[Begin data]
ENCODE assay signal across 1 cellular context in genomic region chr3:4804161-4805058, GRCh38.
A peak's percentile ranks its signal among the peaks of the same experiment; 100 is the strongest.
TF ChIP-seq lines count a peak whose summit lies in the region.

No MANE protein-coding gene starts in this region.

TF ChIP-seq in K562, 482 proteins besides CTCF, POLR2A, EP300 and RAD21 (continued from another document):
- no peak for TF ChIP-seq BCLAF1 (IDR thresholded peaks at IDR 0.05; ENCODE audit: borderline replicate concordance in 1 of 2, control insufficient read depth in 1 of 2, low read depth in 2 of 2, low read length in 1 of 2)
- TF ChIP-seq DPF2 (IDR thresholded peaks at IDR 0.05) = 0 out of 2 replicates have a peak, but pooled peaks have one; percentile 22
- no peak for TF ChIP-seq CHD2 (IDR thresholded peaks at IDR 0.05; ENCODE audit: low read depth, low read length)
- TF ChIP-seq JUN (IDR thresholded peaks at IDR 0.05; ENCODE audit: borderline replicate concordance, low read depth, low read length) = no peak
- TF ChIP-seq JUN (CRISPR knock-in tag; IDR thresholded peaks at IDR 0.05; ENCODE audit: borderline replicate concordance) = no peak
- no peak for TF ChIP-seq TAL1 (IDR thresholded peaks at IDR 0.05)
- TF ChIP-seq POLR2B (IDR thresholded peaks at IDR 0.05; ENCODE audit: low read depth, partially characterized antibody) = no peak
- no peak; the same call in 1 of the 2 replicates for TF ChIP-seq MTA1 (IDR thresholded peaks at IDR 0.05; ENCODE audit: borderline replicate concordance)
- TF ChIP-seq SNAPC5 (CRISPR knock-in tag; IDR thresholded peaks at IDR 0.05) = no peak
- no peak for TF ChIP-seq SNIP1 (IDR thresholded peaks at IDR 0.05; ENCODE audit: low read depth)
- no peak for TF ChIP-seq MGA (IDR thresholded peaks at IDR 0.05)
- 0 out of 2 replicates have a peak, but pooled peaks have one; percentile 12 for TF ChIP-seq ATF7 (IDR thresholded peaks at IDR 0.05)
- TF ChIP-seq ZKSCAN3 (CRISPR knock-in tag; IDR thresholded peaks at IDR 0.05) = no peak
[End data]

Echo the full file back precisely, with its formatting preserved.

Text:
ENCODE assay signal across 1 cellular context in genomic region chr3:4804161-4805058, GRCh38.
A peak's percentile ranks its signal among the peaks of the same experiment; 100 is the strongest.
TF ChIP-seq lines count a peak whose summit lies in the region.

No MANE protein-coding gene starts in this region.

TF ChIP-seq in K562, 482 proteins besides CTCF, POLR2A, EP300 and RAD21 (continued from another document):
- no peak for TF ChIP-seq BCLAF1 (IDR thresholded peaks at IDR 0.05; ENCODE audit: borderline replicate concordance in 1 of 2, control insufficient read depth in 1 of 2, low read depth in 2 of 2, low read length in 1 of 2)
- TF ChIP-seq DPF2 (IDR thresholded peaks at IDR 0.05) = 0 out of 2 replicates have a peak, but pooled peaks have one; percentile 22
- no peak for TF ChIP-seq CHD2 (IDR thresholded peaks at IDR 0.05; ENCODE audit: low read depth, low read length)
- TF ChIP-seq JUN (IDR thresholded peaks at IDR 0.05; ENCODE audit: borderline replicate concordance, low read depth, low read length) = no peak
- TF ChIP-seq JUN (CRISPR knock-in tag; IDR thresholded peaks at IDR 0.05; ENCODE audit: borderline replicate concordance) = no peak
- no peak for TF ChIP-seq TAL1 (IDR thresholded peaks at IDR 0.05)
- TF ChIP-seq POLR2B (IDR thresholded peaks at IDR 0.05; ENCODE audit: low read depth, partially characterized antibody) = no peak
- no peak; the same call in 1 of the 2 replicates for TF ChIP-seq MTA1 (IDR thresholded peaks at IDR 0.05; ENCODE audit: borderline replicate concordance)
- TF ChIP-seq SNAPC5 (CRISPR knock-in tag; IDR thresholded peaks at IDR 0.05) = no peak
- no peak for TF ChIP-seq SNIP1 (IDR thresholded peaks at IDR 0.05; ENCODE audit: low read depth)
- no peak for TF ChIP-seq MGA (IDR thresholded peaks at IDR 0.05)
- 0 out of 2 replicates have a peak, but pooled peaks have one; percentile 12 for TF ChIP-seq ATF7 (IDR thresholded peaks at IDR 0.05)
- TF ChIP-seq ZKSCAN3 (CRISPR knock-in tag; IDR thresholded peaks at IDR 0.05) = no peak